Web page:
The monastry of St. John of Vomvokou
The monastery of St. John (Hagios Ioannis) is situated at about 10 klms NE of Naupaktos, at a small distance from the municipality of Vomvokou, on a mountainous and precipitous area.
The katholikon of the monastery is particularly interesting. Its architectural type is Cross-shaped with four columns and a dome, six-sided apse and a narthex. The transversal antennas of the cross end up in six-sided apses as well, like the choruses in the architecture of Mount Athos. Bi-lobed windows open up on the polygonal apses. The roof is pitched, covered with tiles with a bell-tower at the western side. The small dome has twelve sides and is decorated with arches, shallow niches and single-arched windows. Decorative strips of indentated tiles run along the façades of the church.
The west side, where the main entrance lies, is decorated with two sculptures incorporated in the wall, but of unknown provenance. On the left, also incorporated in the wall, a part of a Byzantine parapet with a hare snatched by an eagle in relief. On the right there is an inlaid coat of arms of a Venetian lord with a relief depiction of a feather and a bird's footprint within a shield-shaped frame from which two fringed ribbons are hanging. The marble inscription between the two sculptures informs us that the abbot Arsenios restored the church “from scratch” in 1695.
The interior of the church is completely covered with frescoes, possibly dating from the time of the building of the church. The themes of the frescoes are divided in horizontal zones: full-sized saints and saints in medallions (lower zone), scenes from the life of Mary in the middle and scenes from the Life of Christ (upper zone). In the narthex it is depicted, among other things, the prayers' book of John the Baptist and the Praises (Ainoi).
To the south and east of the katholikon there are the monastry's cells. Nowadays the monastery is run by a female community and its masses are particularly solemn. The nuns also maintain a workshop for Byzantine icons.
One can visit the monastery after calling at: 26340 27401
The monastery of Ambelakiotissa
The historic monastery of Panagia Ambelakiotissa is one of the most important ones in the Municipality of Naupaktia and lies within the municipal department of Apodotia at a small distance from the village Ambelakiotissa (formerly known as Kozitsa) and 17 klms from Ano Chora. The location of the village was formerly known also as “Argastiria”, i.e. workshops. This name implies probably that in this region used to live families, such as that of Damianos from Epiros, who were renowned for their art as wood-carvers, silversmiths and goldsmiths.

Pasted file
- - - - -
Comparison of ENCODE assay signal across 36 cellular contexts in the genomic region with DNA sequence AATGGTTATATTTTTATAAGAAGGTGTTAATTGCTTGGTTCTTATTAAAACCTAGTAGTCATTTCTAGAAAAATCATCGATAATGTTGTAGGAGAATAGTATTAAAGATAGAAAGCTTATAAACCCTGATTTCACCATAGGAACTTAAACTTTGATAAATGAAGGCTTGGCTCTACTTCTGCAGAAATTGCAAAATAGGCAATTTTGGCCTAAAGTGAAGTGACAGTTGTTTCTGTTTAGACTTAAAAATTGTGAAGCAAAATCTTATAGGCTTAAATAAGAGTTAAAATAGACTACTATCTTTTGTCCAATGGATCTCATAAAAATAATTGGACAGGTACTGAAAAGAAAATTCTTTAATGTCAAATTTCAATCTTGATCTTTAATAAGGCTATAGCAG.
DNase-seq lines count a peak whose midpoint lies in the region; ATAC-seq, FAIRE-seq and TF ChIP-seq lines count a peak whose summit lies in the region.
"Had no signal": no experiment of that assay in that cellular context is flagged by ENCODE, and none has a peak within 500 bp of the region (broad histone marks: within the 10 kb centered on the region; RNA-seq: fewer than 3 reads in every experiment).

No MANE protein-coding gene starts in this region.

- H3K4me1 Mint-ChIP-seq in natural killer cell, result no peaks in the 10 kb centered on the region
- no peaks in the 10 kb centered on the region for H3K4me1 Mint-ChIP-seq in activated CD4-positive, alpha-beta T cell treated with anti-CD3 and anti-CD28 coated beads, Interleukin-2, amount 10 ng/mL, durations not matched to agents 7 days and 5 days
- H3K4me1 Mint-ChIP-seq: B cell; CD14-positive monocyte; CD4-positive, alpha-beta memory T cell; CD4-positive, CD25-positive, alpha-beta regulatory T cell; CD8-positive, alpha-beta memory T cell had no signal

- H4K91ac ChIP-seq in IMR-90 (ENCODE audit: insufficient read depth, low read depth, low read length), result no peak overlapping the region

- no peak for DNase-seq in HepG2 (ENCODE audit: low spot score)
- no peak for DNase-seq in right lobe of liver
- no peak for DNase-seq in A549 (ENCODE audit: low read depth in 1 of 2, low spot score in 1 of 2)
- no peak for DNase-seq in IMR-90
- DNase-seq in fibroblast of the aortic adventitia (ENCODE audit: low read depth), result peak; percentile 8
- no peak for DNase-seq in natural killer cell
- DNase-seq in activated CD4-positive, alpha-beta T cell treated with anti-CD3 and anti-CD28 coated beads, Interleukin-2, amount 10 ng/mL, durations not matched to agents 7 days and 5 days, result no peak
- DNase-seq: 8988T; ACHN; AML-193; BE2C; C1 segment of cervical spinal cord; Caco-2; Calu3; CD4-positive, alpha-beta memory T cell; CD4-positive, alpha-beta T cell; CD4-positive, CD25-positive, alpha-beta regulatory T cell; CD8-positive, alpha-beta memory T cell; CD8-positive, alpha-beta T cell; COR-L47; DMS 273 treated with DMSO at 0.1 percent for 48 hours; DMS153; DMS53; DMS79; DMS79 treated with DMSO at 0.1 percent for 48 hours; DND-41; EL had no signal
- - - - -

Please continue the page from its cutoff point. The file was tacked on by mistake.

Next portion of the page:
Architecture and decoration
The katholikon is a three-aisled domed basilica with a rectangular plan, three pairs of columns and one pair of piers and a semi-circular apse which is decorated by seven shallow niches. The church bears a pitched, tiled roof and the ceiling of the naves is formed with domical surfaces. On the outside, at the middle of the western side stands an impressive bell-tower with an apsed central entrance. All the exterior surfaces of the walls are decorated with slabs of stone bearing, in relief, the depictions of trees, flowers, animals, human figures. The inscription in relief on the arch over the entrance informs us that the “architect” from Epiros Christos Ioannou from the village of Stratzina (nowadays Pyrgos at Konitsa) restored the katholikon of Ambelakiotissa in 1847 when Theophilos Papalogis was abbot; it also mentions that the initial year of construction of the temple was 1456. The interior of the church is not decorated with frescoes and it has a wood-carved iconostasis made probably by a local workshop, dated by an inscription at 1874. Some recently restored cells are situated along the south and the west sides.
The monastery of Ambelakiotissa is also famous for the holy relics and the liturgical objects, some of which are real masterpieces. Among those stands out the hand of St. Polycarp, bishop of Smyrna, which bears a gold revetment, made in 1792 by the local goldsmith Panayiotis Damianopoulos. It is kept within a silver reliquiarium, bearing religious repersentations in relief, made by the local gold-and silversmith N. Damianos.
The icon of the Mother of God, which constitutes the main icon of the church, belongs to the style of the 17th century, but its golden revetment was made in 1820 by the local goldsmith Nicolaos Damianos. Furthermore, a wonderful specimen of golden thread embroidery is the Holy Sepulchre, made by the renowned embroiderer Mariora from Constantinople.
The monastery functions nowadays with male monks. Celebartion days are the 23rd of February, namesday of St. Polycarp, and the 15th of August, on the day of the Dormition of Mary.